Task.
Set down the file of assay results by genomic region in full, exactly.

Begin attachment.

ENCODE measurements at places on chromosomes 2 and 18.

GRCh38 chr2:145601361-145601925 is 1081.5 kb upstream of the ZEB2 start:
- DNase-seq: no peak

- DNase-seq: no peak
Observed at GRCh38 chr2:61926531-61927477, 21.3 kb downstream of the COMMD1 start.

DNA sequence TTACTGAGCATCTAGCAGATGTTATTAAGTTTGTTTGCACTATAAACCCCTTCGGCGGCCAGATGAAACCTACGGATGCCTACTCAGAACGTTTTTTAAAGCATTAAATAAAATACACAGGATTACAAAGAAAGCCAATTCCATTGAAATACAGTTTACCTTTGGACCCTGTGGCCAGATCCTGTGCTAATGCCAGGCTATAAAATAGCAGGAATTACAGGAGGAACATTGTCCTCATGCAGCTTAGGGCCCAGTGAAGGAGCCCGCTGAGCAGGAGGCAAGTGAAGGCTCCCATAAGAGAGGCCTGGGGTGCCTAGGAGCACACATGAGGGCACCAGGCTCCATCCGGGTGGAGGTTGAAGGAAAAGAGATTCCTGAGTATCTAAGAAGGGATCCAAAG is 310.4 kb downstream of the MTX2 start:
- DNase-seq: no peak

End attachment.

ENCODE measurements at places on chromosomes 2 and 18.

GRCh38 chr2:145601361-145601925 is 1081.5 kb upstream of the ZEB2 start:
- DNase-seq: no peak

- DNase-seq: no peak
Observed at GRCh38 chr2:61926531-61927477, 21.3 kb downstream of the COMMD1 start.

DNA sequence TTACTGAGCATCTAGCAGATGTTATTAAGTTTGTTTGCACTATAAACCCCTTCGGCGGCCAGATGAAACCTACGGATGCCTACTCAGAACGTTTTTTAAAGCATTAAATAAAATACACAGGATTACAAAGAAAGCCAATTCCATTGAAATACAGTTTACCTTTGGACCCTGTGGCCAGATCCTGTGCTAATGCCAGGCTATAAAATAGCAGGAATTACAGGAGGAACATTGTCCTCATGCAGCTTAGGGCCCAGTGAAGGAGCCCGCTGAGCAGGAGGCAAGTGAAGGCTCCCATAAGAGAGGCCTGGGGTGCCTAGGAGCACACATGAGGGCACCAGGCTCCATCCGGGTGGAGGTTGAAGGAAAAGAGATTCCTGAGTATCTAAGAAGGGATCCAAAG is 310.4 kb downstream of the MTX2 start:
- DNase-seq: no peak